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Ethiopia, Food for Education and Child Nutrition 2019-24: Evaluations
Findings and recommendations to inform new policies and country strategic plans

This decentralized evaluation was commissioned by the WFP Ethiopia Country Office and covers the five-year school feeding programme in Afar and Oromia regions in Ethiopia (2019-2024), funded by McGovern-Dole International Food for Education and Child Nutrition Programme of the United States Department of Agriculture (USDA).  The decentralized baseline evaluation was carried out from 2020 to 2022.

The evaluation was commissioned to provide a situation analysis at the start of activities and was intended for both accountability and learning purposes. The evaluation focused on programme indicators developed by the country office based on USDA performance indicators. The baseline evaluation addressed 15 evaluation questions, grouped under five key questions:

  1. How appropriate was the programme?
  2. What are its results?
  3. What factors affected results?
  4. How sustainable are project results?
  5. What lessons can be learned?

The evaluation covered the School Feeding activities and Capacity Strengthening activities. The project is to provide school meals for primary schools (Grades 1–8), and also for pre-primary children on the same sites. The project's initial targets were to feed 200,000 children from 450 schools in Year 1, tapering down to 134,500 children from 348 schools in Year 5. In Afar, take-home rations (THR) will be provided for girls in grades 5 and 6 and boys in Grade 6. Various support activities will promote literacy, health, nutrition, and capacity strengthening.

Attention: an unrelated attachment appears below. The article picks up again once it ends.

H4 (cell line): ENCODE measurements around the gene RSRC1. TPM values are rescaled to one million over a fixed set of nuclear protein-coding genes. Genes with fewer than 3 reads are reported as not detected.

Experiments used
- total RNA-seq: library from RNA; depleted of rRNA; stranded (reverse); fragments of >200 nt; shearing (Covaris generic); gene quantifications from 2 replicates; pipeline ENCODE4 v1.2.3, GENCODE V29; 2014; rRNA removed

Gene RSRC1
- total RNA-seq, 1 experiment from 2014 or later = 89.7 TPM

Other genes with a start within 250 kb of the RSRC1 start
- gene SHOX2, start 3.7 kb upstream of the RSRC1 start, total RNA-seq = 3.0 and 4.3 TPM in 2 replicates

Key evaluation findings included:

  • Finding 1. The evaluation found that the programme is relevant to the needs of the target areas, schools, right beneficiaries, with the right mix of assistance in terms of their poverty, their food, the poor quality of education services, and low levels of educational attainment. In addition, the programme has strong gender relevance including special attention to disability and inclusion.
  • Finding 2. The programme aligns with national systems and has strong coherence between government and donor policies. 
  • Finding 3. As baseline evaluation, it is too soon for judgments on project-specific outcomes. Flexibility in the school feeding menu, and ad hoc use of THR were sensible adaptations that avoided waste but also – on the evidence of the baseline survey and situation analysis – can be judged to have had substantial benefits for food insecure households experiencing the added stress of the pandemic. Also, the project is premised also on the potential for school feeding to strengthen educational performance by alleviating hunger. The evaluation also found correlations between food consumption scores and various indicators of child performance that strongly support this connection between adequate diets and school performance.
  • Finding 4.  The evaluation found that the pandemic and effects of internal conflict on supply lines mainly affected efficiency, especially for the timeliness of commencing the school feeding operation. However, USDA and WFP have acted flexibly to mitigate problems so that school feeding could be rolled out once the schools reopened and made other adjustments to forestall food losses.
  • Finding 5. Current challenges to the theory of change assumptions must have implications for sustainability, and support for and commitment to school feeding remain evident at all levels of government and in communities. Implementation of the complementary components of the McGovern-Dole project is still nascent and will be a subject for review in the MTR and the final evaluation.